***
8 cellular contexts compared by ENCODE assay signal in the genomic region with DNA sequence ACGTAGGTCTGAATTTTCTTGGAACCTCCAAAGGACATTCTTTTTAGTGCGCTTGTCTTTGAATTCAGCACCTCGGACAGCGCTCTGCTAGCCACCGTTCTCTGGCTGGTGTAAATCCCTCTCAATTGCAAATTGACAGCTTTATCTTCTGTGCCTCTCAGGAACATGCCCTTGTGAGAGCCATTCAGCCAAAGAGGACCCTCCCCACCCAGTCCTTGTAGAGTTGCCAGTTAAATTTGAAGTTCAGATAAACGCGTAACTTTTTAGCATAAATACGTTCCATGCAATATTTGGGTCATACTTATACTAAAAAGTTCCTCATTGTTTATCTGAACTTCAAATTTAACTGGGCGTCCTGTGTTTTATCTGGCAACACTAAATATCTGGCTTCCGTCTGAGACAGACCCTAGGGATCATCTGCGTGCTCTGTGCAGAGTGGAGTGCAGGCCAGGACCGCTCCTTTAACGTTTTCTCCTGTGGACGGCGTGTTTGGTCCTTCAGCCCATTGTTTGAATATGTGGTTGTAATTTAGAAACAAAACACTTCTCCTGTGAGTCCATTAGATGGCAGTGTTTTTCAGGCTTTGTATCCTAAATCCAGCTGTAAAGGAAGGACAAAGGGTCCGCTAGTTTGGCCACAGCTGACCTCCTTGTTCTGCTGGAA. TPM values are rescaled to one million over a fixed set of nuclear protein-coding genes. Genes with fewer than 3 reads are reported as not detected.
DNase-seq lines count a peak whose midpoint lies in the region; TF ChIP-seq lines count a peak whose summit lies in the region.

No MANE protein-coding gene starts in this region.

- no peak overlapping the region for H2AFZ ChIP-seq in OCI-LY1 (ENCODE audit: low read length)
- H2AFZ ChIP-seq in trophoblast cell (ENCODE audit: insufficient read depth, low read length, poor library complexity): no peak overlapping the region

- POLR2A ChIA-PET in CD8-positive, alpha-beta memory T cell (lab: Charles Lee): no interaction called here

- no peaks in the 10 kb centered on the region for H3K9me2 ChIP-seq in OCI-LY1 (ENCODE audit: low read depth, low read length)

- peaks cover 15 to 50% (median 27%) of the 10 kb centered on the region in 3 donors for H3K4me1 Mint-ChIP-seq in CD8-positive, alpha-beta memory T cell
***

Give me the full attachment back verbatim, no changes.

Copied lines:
8 cellular contexts compared by ENCODE assay signal in the genomic region with DNA sequence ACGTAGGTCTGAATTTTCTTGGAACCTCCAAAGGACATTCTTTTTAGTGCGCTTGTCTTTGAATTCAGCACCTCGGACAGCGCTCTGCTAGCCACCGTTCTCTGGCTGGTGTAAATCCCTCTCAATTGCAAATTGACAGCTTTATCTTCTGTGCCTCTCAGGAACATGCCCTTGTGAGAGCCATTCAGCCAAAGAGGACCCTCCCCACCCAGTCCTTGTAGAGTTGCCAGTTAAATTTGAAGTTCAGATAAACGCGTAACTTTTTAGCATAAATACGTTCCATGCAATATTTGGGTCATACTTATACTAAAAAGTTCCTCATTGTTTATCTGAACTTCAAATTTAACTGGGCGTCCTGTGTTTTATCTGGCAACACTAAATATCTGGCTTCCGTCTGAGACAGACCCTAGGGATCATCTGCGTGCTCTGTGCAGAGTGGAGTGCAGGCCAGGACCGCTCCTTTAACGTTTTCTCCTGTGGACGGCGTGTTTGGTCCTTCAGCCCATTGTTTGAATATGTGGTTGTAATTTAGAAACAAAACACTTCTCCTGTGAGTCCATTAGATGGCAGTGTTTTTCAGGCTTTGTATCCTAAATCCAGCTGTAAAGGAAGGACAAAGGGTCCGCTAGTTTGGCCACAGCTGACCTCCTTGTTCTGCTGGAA. TPM values are rescaled to one million over a fixed set of nuclear protein-coding genes. Genes with fewer than 3 reads are reported as not detected.
DNase-seq lines count a peak whose midpoint lies in the region; TF ChIP-seq lines count a peak whose summit lies in the region.

No MANE protein-coding gene starts in this region.

- no peak overlapping the region for H2AFZ ChIP-seq in OCI-LY1 (ENCODE audit: low read length)
- H2AFZ ChIP-seq in trophoblast cell (ENCODE audit: insufficient read depth, low read length, poor library complexity): no peak overlapping the region

- POLR2A ChIA-PET in CD8-positive, alpha-beta memory T cell (lab: Charles Lee): no interaction called here

- no peaks in the 10 kb centered on the region for H3K9me2 ChIP-seq in OCI-LY1 (ENCODE audit: low read depth, low read length)

- peaks cover 15 to 50% (median 27%) of the 10 kb centered on the region in 3 donors for H3K4me1 Mint-ChIP-seq in CD8-positive, alpha-beta memory T cell